- Juvenile sexual behavior: Sexual behavior that occurs by one juvenile upon another without consent, equality, or with coercion; this includes non-contact sexual behavior, such as making obscene phone calls and varying degrees of direct sexual contact.
What information do I need to report?
In making a report to DCF, it is important to have the following information:
- Name, ages, race and gender of all parties (alleged victim and alleged perpetrator) involved
- Addresses of all parties, including current location
- Relationship between alleged victim and alleged perpetrator
- Any other information that may assist DCF in making their investigation, such as injuries reported or observed, directions to location of parties and potential safety concerns for investigators.
We are all responsible to be advocates for children in need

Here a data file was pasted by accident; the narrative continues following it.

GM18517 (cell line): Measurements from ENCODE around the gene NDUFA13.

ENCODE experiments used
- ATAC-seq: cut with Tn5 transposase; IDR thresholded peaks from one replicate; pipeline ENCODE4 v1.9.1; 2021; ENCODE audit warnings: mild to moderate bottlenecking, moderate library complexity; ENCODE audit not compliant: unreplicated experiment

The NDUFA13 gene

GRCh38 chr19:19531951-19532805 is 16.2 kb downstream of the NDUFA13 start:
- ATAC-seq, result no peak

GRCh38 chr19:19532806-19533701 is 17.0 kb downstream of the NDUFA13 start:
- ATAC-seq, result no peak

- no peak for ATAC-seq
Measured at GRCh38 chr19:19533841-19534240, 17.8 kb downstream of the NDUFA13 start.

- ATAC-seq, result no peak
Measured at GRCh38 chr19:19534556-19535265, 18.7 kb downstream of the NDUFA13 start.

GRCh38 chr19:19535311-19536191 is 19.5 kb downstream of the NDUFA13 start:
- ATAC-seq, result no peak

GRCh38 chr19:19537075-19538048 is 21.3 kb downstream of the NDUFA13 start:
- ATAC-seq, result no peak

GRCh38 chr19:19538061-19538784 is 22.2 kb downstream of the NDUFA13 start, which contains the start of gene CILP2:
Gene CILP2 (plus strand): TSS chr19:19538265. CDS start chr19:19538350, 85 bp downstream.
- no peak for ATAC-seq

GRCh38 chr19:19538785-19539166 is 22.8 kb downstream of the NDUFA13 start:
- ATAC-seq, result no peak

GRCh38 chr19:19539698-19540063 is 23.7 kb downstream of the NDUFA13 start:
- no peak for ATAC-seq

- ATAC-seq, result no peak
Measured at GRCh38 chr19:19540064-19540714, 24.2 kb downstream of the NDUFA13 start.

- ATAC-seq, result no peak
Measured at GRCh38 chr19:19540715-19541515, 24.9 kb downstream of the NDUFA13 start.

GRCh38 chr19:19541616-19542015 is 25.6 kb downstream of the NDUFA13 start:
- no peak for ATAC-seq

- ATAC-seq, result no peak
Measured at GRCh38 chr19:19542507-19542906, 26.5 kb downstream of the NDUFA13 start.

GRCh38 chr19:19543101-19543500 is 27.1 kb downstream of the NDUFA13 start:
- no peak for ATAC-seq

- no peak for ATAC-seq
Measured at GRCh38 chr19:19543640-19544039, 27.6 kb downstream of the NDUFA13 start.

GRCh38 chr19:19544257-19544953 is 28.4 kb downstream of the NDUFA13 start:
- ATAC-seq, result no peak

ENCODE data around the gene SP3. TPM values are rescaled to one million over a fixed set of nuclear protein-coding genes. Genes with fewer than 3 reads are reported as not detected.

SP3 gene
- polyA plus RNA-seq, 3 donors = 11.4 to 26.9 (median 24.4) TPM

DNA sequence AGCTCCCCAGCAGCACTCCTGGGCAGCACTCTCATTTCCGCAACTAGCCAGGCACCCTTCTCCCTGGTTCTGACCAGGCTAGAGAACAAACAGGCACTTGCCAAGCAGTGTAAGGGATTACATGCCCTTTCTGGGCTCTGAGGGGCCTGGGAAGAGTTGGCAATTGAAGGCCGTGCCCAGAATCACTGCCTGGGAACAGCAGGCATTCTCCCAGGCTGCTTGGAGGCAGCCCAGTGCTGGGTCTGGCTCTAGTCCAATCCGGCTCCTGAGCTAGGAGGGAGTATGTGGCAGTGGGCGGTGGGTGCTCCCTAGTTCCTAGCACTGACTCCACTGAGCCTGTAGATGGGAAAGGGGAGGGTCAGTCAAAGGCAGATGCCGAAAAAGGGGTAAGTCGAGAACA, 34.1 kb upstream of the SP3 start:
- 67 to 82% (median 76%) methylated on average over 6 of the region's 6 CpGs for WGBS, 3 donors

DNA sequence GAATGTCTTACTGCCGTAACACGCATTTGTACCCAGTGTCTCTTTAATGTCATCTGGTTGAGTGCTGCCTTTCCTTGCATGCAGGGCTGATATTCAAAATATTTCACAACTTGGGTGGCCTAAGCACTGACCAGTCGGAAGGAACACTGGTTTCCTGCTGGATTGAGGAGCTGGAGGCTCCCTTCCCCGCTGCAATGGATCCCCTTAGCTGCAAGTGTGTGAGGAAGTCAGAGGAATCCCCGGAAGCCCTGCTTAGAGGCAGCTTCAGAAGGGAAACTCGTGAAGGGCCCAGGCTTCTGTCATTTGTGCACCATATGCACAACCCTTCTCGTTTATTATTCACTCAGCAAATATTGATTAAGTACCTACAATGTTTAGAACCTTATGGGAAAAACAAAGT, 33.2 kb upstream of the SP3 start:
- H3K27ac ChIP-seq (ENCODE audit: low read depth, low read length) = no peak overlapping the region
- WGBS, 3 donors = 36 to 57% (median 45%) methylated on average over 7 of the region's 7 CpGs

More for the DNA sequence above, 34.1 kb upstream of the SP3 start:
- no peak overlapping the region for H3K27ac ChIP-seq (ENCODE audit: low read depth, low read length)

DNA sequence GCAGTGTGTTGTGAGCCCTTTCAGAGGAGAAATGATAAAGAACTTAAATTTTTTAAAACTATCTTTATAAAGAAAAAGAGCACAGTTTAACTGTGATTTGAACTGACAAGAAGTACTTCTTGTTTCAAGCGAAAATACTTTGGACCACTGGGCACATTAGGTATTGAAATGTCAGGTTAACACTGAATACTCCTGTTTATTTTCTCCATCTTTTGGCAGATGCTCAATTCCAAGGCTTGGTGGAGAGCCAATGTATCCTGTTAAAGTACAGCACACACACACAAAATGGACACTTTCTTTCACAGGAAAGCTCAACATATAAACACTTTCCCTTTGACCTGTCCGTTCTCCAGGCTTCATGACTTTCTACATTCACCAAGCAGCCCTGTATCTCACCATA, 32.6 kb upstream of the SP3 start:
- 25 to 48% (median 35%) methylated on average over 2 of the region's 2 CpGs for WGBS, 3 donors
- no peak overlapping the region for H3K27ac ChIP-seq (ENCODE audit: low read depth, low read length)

Commonly Asked Questions About Post-Reporting:
What happens after I make the call?
If the report is accepted, the Hotline counselor sends a typed report of the allegations to the local investigation county office where the victim is located. After the report is sent to the local office, the report is assigned to a Child Protective Investigator (CPI) who is then responsible for conducting an investigation on the allegations called in.
How soon does DCF respond to the home?
If accepted, all child abuse reports are submitted to the Department of Children and Families within one hour after you make the call. The Child Protection Investigator (CPI) has up to 24 hours to initiate an investigation.
What are the penalties for failure to report?
Knowingly and willfully failing to report instances of child abuse and neglect is punishable as a third-degree felony eligible for a prison term of up to five years and a fine of $5,000.
What about reports of child sexual abuse that occurred out of state?
By statute, DCF will not accept reports of sexual abuse or neglect that occurred out of state, or in which the victim and/or perpetrator reside out of state. However, by statute, DCF is obligated to transfer such a report to the appropriate state.